How GSP Supports American Jobs

May is World Trade Month. For most people, that means a chance to talk up the benefits of exports for American jobs. Yet for many American companies – and users of the U.S. Generalized System of Preferences (GSP) program in particular – access to imports has an important, positive, U.S. job impact that is too often ignored. One study showed that imports alone support more than 16 million jobs.

While created as a development program in the 1970s, GSP has become a vital jobs program for American businesses that use it to reduce costs (U.S. tariffs) and increase sourcing options. Sadly, this is clearest when Congress fails to renew GSP and companies face higher taxes on their imports, as has been the case since last August. Making it more expensive to import hurts American workers.

In a March 2014 survey of more than 200 companies, 10 percent reported worker layoffs because of the higher costs associated with GSP expiration. A California sporting goods wholesaler had to lay off 8 employees – more than 10 percent of its workforce – and cut benefits for existing employees because import taxes increased by tens of thousands of dollars every month.

Similarly, a small business in Texas had to stop importing from Brazil after GSP expired because the products were no longer competitive. Sales of this product dropped from more than $1 million annually to zero and the company was forced to let people go due to the loss of sales and revenue.

Layoffs are not the only – or even most common – job impact from GSP expiration: more than 30 percent of companies reported hiring freezes for specific positions in that same survey. A small business in Florida planned to roll out an e-commerce platform in early 2014. However, the $1.6 million in taxes paid (in just seven months) put that plan on hold until the company knows whether Congress will renew the program retroactively. The jobs not created? 3 warehouse/fulfillment positions, 2 customer support roles, 1 digital marketing person, 1 manager, and some outside contract work.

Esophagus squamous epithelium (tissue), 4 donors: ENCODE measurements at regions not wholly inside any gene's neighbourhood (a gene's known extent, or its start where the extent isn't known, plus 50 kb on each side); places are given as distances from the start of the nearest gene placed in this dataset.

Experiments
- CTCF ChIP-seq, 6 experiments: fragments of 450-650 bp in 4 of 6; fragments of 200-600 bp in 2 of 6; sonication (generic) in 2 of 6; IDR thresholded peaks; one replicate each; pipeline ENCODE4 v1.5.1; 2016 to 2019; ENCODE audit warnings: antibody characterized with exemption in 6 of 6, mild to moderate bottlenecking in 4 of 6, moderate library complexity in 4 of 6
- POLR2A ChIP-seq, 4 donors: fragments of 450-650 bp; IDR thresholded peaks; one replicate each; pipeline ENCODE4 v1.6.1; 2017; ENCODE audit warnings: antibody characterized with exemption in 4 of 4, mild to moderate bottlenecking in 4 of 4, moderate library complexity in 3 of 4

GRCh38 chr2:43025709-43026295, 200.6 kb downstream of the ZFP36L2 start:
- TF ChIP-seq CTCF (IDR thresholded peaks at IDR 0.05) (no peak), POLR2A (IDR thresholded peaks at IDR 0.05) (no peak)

A Colorado manufacturer that imports specialty materials has seen sales drop by an average of $100,000 per month, forcing it to suspend plans to hire 3 new employees to support business segment associated with its GSP imports.

The American job losses from resulting from higher import costs for GSP-eligible products are real – but they don’t have to continue. If Congress passes a retroactive GSP renewal that refunds tariffs paid, many of these impacts could even be undone. A Minnesota company that has paid $800,000 in unexpected taxes plans to open three new regional sales locations if those taxes are refunded, while an Ohio company would use the refunds to increase its warehouse size and add up to 15 new workers.

This growth would have positive impacts throughout the economy: a study for the U.S. Chamber of Commerce estimated that moving “GSP imports from the docks to the retail shelves” alone supported 82,000 jobs – a figure that did not count any jobs at companies using the program!

So as we kick off World Trade Month, policymakers should remember: American jobs depend on access to low-cost imports and access to foreign markets for exports. If they want to take a tangible step to promote trade and American jobs, retroactively renewing the GSP program would be a good place to start.

This post is part of the 3rd Annual “Imports Work for America Week. For more information visit the Imports Work website.

This entry was posted in California, Colorado, Florida, Imports Work, Minnesota, Ohio, Small Business, Texas and tagged , , , . Bookmark the permalink.

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